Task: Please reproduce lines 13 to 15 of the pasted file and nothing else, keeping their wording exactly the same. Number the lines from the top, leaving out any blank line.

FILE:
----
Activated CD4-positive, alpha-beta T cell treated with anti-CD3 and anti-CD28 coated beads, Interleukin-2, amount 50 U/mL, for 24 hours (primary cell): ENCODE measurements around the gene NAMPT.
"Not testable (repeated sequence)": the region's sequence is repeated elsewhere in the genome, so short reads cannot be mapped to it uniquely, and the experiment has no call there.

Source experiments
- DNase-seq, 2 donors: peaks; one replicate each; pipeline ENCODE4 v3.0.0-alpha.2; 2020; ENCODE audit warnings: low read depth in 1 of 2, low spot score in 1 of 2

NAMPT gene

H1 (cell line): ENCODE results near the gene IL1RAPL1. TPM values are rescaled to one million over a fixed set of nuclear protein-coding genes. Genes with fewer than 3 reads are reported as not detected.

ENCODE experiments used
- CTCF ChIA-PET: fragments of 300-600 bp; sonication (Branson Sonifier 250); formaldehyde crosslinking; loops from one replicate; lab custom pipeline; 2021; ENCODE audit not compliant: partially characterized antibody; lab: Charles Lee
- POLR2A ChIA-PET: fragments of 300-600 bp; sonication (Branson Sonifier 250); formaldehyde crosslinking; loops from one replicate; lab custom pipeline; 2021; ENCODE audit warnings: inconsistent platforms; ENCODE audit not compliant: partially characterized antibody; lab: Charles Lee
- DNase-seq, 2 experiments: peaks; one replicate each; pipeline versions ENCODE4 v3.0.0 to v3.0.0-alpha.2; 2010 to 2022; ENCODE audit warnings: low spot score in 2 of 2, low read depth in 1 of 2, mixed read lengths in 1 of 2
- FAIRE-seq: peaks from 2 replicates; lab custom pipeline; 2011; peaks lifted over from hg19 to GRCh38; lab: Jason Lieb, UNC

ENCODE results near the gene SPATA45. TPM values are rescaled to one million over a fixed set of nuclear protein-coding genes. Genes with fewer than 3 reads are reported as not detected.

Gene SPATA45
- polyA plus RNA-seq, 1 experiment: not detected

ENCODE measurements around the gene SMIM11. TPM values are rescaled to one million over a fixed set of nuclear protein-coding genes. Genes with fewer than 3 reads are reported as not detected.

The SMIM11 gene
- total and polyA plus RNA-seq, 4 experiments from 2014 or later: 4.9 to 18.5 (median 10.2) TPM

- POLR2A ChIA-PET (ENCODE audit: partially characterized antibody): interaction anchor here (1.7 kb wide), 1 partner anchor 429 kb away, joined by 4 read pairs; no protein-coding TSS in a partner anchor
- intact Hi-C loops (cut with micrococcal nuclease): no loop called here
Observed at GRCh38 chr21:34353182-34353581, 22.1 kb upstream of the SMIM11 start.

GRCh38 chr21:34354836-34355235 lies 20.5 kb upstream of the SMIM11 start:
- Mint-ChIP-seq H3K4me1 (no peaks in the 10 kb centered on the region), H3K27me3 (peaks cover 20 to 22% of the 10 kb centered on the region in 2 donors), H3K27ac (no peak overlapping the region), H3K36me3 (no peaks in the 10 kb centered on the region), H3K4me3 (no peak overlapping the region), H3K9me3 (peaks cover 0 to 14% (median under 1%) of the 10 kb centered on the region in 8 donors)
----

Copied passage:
Gene SPATA45
- polyA plus RNA-seq, 1 experiment: not detected

ENCODE measurements around the gene SMIM11. TPM values are rescaled to one million over a fixed set of nuclear protein-coding genes. Genes with fewer than 3 reads are reported as not detected.